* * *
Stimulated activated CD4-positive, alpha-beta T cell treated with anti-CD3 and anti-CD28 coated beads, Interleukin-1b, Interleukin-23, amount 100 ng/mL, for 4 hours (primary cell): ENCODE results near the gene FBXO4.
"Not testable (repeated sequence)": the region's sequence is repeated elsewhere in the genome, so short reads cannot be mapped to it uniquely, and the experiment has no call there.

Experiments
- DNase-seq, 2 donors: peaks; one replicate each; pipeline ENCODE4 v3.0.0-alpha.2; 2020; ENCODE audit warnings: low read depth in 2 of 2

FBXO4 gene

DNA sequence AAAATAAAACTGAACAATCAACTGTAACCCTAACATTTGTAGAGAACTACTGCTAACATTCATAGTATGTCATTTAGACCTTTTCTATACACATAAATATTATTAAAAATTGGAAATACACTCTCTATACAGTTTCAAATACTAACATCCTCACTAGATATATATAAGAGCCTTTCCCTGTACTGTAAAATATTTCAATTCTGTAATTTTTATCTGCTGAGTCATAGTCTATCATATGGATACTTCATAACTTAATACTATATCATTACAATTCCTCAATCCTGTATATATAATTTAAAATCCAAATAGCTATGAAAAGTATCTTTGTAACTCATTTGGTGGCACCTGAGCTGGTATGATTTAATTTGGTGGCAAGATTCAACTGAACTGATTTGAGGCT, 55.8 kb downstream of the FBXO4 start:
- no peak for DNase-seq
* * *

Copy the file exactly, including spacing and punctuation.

Stimulated activated CD4-positive, alpha-beta T cell treated with anti-CD3 and anti-CD28 coated beads, Interleukin-1b, Interleukin-23, amount 100 ng/mL, for 4 hours (primary cell): ENCODE results near the gene FBXO4.
"Not testable (repeated sequence)": the region's sequence is repeated elsewhere in the genome, so short reads cannot be mapped to it uniquely, and the experiment has no call there.

Experiments
- DNase-seq, 2 donors: peaks; one replicate each; pipeline ENCODE4 v3.0.0-alpha.2; 2020; ENCODE audit warnings: low read depth in 2 of 2

FBXO4 gene

DNA sequence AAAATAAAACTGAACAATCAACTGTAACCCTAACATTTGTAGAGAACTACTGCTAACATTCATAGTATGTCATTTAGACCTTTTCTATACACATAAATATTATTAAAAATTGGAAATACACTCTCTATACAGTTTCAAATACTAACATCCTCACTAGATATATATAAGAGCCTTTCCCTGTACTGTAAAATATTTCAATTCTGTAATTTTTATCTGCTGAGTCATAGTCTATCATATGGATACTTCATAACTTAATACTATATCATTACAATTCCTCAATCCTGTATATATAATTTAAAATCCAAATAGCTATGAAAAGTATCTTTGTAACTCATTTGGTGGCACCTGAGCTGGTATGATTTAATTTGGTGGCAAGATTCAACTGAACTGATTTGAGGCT, 55.8 kb downstream of the FBXO4 start:
- no peak for DNase-seq